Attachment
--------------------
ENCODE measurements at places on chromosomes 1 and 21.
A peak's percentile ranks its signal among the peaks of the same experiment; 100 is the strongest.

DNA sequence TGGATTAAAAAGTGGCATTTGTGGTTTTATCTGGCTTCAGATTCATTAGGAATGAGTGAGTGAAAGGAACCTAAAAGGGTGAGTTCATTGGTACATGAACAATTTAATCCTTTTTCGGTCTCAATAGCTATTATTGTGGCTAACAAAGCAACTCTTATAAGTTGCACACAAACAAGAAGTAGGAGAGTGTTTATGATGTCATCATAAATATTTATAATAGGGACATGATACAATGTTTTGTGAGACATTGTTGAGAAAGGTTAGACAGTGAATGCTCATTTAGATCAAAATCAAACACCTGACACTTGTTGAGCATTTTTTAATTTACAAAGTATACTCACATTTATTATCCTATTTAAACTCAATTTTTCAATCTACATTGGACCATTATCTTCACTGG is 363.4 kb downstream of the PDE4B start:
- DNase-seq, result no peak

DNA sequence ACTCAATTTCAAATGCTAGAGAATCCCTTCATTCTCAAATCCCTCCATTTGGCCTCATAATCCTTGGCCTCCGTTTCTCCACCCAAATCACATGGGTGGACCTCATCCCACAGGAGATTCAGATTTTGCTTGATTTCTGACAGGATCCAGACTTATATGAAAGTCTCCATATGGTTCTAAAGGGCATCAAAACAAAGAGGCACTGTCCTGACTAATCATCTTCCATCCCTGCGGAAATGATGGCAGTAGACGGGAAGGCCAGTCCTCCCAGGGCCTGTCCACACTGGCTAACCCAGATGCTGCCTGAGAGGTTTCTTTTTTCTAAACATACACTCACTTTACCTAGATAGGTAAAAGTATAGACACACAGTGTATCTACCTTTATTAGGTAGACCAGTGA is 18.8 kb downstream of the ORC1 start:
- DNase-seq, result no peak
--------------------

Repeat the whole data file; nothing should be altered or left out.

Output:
ENCODE measurements at places on chromosomes 1 and 21.
A peak's percentile ranks its signal among the peaks of the same experiment; 100 is the strongest.

DNA sequence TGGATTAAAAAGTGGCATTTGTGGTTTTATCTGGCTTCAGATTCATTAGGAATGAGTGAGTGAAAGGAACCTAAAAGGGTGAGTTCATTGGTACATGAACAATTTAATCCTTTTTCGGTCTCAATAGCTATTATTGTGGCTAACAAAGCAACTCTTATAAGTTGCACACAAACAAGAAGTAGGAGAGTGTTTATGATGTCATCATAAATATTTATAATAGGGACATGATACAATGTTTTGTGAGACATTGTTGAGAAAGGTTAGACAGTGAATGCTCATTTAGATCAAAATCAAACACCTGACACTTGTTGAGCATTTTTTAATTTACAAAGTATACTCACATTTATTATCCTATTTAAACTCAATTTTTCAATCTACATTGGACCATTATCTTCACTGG is 363.4 kb downstream of the PDE4B start:
- DNase-seq, result no peak

DNA sequence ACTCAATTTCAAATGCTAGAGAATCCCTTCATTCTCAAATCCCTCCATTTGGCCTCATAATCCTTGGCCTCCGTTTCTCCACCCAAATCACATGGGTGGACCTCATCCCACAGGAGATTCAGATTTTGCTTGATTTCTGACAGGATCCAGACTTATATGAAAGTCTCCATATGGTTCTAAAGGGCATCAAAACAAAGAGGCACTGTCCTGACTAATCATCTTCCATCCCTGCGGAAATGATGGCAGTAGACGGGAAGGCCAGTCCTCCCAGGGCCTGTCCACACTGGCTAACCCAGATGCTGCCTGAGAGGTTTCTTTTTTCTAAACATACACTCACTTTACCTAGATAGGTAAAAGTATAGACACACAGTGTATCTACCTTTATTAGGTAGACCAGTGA is 18.8 kb downstream of the ORC1 start:
- DNase-seq, result no peak